Democratic Women's Caucus Calls For House Vote On "Bring Back Our Girls" Resolution
Lawmakers say lives of kidnapped teenagers deserve legislative attention
 
 

Members of the Ohio House Democratic Women’s Caucus sent a letter to Speaker Batchelder today requesting full consideration on the House floor for the “Bring Back Our Girls” Resolution that was introduced last week.


The group of legislators say in the letter that, “given the severity of the situation and interest and the interest it has garnered from members, it seems fitting that the full House would consider the resolution before summer recess.”


Since 2013, the House has passed some 17 resolutions urging federal attention on a variety of topics, which include supporting the rescue efforts of a United States prisoner of war.


 


A copy of the letter can be seen below:


 


May 22, 2014


 


Dear Speaker Batchelder,


 


We write to respectfully request that you swiftly move Rep. Kathleen Clyde’s “Bring Back Our Girls” Resolution to the House floor for full consideration. There seems to be great interest in debating the merits of the resolution from members on both sides of the aisle. And, given the severity of the situation and the interest it has garnered from members, it seems fitting that the full House would consider the resolution before summer recess.


On the night of April 14, militants from the terrorist group Boko Haram kidnapped nearly 300 teenaged girls from the Government Girls Secondary School in rural Chibok, Nigeria. While this situation has not yet been rectified, we are encouraged by White House efforts to assist in the safe return of these young women.


Offering support to the efforts of the White House during this time of crisis is in line with current practice, as the House has already passed some 17 resolutions since 2013 urging federal attention for a variety of topics, including one urging the federal government to “do everything possible to rescue United States prisoner of war Sergeant Bowe Bergdahl.” We trust you would agree that the lives of close to 300 teenaged girls are similarly deserving of the House’s full attention.


We believe that other members of the legislature deserve the opportunity to unite in sending a message of support from our state to the nation, and indeed, world.


By pledging your support and allowing the House to debate the merits of the resolution, you are upholding democracy and allowing your legislators the opportunity to come together in the name of justice. We implore you to consider our request, and let Ohio offer its support to the people affected by this significant tragedy.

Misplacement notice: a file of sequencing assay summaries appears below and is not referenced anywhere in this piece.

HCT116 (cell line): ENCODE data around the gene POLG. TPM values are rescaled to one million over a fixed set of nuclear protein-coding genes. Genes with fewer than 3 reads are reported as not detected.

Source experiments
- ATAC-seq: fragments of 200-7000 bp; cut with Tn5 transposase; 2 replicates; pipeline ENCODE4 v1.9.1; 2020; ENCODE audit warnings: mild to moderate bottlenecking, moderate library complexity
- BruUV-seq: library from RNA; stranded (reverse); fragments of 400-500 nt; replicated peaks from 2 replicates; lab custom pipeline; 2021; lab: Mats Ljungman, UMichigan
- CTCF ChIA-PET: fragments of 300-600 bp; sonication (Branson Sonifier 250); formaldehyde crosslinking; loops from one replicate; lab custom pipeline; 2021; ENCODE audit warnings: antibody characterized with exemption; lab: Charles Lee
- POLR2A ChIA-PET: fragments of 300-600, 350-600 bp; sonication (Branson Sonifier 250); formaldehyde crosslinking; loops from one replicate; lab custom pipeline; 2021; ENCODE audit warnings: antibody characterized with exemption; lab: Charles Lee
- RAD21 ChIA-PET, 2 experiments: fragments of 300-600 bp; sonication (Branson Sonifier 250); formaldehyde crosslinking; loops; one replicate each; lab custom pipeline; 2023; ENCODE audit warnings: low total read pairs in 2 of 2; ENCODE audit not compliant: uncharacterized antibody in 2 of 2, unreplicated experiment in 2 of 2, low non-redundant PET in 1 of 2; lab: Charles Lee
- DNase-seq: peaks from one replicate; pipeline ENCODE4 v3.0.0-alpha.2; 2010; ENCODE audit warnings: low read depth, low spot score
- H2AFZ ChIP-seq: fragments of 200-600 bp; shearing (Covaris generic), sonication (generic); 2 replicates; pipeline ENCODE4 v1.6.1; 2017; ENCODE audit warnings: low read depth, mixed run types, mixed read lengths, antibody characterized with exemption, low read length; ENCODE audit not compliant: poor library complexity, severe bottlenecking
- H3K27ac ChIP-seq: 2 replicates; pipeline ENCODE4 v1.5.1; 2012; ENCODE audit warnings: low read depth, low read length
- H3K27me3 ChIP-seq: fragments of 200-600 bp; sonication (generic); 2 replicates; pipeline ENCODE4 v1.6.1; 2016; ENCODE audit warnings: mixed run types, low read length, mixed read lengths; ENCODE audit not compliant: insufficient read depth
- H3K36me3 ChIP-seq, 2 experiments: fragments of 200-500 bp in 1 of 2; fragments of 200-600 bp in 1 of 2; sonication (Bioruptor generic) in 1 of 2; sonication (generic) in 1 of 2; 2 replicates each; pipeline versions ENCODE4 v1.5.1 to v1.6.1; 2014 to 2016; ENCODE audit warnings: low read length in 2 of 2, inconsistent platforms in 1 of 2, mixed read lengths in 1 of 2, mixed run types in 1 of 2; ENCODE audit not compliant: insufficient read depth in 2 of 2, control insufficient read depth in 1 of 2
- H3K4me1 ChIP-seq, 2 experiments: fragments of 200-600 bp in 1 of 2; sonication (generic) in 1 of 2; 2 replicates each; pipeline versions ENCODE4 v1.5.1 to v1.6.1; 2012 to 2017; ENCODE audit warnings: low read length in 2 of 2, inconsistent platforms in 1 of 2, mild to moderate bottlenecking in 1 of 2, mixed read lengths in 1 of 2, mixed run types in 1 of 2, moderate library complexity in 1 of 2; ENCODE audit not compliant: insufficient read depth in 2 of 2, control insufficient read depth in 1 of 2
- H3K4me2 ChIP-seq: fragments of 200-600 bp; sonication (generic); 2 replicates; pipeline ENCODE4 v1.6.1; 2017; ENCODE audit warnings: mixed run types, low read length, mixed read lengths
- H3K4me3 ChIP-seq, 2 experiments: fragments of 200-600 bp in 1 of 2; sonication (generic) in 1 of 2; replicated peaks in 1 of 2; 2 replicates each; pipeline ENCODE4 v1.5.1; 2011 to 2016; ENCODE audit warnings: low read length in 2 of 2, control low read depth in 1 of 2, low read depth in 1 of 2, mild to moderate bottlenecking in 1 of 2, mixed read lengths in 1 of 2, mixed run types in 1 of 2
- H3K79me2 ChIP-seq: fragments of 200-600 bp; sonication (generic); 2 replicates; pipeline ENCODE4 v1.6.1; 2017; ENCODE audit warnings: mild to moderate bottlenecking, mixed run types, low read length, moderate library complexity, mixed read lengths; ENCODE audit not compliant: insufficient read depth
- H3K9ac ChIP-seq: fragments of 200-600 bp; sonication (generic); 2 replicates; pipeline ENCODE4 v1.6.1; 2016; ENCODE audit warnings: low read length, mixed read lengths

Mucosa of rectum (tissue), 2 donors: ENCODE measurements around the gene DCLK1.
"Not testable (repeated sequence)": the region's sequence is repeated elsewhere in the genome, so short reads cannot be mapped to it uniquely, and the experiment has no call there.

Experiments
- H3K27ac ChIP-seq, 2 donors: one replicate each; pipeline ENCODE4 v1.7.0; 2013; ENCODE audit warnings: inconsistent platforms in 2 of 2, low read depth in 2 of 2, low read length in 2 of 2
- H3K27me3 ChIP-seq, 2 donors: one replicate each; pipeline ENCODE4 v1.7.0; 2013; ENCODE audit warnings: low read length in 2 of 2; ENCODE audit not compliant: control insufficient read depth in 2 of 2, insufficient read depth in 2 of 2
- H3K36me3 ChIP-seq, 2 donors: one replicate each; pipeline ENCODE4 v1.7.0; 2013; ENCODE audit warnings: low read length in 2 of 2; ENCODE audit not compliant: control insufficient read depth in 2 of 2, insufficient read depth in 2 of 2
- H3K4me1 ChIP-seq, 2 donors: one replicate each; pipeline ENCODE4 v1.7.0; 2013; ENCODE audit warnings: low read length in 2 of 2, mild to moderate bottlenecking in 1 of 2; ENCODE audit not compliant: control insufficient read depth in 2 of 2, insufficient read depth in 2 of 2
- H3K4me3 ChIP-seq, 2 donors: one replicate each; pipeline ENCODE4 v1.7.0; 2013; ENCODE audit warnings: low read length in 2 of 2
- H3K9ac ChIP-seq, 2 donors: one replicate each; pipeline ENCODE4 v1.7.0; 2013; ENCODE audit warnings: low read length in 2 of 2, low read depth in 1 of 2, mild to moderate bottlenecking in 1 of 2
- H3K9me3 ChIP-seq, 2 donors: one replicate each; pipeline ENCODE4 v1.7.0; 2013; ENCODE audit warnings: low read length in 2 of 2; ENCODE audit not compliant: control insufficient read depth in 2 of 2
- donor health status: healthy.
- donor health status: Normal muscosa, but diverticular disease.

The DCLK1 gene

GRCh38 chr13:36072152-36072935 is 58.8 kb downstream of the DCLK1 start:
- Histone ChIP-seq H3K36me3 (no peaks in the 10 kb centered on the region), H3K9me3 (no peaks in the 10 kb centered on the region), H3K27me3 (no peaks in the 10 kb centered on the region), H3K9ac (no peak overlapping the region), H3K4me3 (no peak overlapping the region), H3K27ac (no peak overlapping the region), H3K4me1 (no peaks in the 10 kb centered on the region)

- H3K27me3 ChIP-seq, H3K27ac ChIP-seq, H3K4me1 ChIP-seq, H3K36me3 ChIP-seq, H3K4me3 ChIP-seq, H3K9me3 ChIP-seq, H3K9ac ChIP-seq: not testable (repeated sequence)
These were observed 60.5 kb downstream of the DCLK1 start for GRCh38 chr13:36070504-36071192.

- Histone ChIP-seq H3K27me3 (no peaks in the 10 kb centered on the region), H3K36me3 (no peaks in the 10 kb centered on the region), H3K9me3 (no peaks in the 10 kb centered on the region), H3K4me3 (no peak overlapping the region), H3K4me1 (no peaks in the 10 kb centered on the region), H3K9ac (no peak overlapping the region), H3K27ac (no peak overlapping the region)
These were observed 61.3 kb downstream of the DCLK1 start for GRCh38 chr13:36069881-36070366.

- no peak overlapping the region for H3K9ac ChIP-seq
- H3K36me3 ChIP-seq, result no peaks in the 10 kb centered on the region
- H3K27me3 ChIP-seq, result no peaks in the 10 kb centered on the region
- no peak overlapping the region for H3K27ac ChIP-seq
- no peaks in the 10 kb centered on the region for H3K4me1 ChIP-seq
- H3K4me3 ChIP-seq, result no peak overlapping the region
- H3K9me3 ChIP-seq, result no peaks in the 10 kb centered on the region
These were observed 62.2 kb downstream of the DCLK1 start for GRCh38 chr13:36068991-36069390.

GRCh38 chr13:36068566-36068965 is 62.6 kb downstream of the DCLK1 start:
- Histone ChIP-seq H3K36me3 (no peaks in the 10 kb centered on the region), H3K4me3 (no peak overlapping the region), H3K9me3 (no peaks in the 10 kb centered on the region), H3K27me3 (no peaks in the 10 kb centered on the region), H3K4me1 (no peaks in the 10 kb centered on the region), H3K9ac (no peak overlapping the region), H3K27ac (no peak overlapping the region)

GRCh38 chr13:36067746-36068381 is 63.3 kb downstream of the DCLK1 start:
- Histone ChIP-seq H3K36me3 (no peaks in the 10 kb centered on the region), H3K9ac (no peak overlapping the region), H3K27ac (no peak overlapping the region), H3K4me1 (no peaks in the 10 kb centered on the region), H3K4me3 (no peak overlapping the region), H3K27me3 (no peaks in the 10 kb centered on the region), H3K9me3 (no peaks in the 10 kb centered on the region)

Respectfully,


 


Rep. Nickie Antonio         Rep. Debbie Phillips          Rep. Tracy Maxwell Heard         Rep. Alicia Reece


Rep. Kathleen Clyde        Rep. Connie Pillich            Rep. Teresa Fedor                  Rep. Barbara Boyd 


Rep. Heather Bishoff       Rep. Sandra Williams        Rep. Denise Driehaus

 
 
 
  
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Antonio Responds To Latest Ohio Opioid Crisis Report

 

The lead Democrat on the Ohio House’s Health Committee, Democratic Whip and state Rep. Nickie J. Antonio (D-Lakewood), today responded to the latest dire report on Ohio’s statewide opioid overdose and addiction emergency.

The Ohio State University’s College of Food, Agricultural and Environmental Sciences released the report “Taking Measure of Ohio’s Opioid Crisis” Tuesday, highlighting the grim realities many in the state are experiencing, but also making a case for greater treatment access and expanded educational and economic opportunities for Ohioans.

“This report confirms that treatment is necessary to stem the tide of this opioid crisis, and clearly we do not have enough treatment options currently available,” said Antonio. “We can do better. We must do better. Taxpayers deserve better economic opportunities, a strong and affordable educational foundation, and greater access to healthcare services – all things that we know will prevent opioid addiction and abuse.”

The report points to low education levels and limited job opportunities as central underlying causes of opioid abuse.